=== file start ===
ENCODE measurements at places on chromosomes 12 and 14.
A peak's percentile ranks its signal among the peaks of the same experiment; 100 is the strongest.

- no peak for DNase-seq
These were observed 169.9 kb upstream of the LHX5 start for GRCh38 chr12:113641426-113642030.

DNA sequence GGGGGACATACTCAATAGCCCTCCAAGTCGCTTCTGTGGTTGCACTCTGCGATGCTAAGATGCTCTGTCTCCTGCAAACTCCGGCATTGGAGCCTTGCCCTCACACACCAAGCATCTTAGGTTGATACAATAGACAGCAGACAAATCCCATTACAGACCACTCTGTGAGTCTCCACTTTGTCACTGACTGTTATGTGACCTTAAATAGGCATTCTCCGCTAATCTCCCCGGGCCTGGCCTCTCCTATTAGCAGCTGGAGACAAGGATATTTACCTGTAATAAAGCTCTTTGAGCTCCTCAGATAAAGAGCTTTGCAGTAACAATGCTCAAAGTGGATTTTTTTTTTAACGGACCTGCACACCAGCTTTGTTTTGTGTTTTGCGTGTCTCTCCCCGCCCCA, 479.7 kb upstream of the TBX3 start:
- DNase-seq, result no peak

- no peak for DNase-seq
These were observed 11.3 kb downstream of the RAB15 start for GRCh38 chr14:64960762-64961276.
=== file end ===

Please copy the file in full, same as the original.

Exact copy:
ENCODE measurements at places on chromosomes 12 and 14.
A peak's percentile ranks its signal among the peaks of the same experiment; 100 is the strongest.

- no peak for DNase-seq
These were observed 169.9 kb upstream of the LHX5 start for GRCh38 chr12:113641426-113642030.

DNA sequence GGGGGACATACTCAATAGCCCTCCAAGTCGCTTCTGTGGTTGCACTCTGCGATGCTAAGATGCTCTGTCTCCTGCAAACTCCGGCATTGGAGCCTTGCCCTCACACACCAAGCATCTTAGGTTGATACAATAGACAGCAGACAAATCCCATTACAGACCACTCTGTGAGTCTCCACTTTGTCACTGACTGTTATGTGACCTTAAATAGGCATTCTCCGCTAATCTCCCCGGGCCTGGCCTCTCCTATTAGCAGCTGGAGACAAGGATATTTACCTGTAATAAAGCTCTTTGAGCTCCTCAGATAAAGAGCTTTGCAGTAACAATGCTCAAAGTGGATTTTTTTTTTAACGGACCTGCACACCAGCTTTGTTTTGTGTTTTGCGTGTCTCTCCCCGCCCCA, 479.7 kb upstream of the TBX3 start:
- DNase-seq, result no peak

- no peak for DNase-seq
These were observed 11.3 kb downstream of the RAB15 start for GRCh38 chr14:64960762-64961276.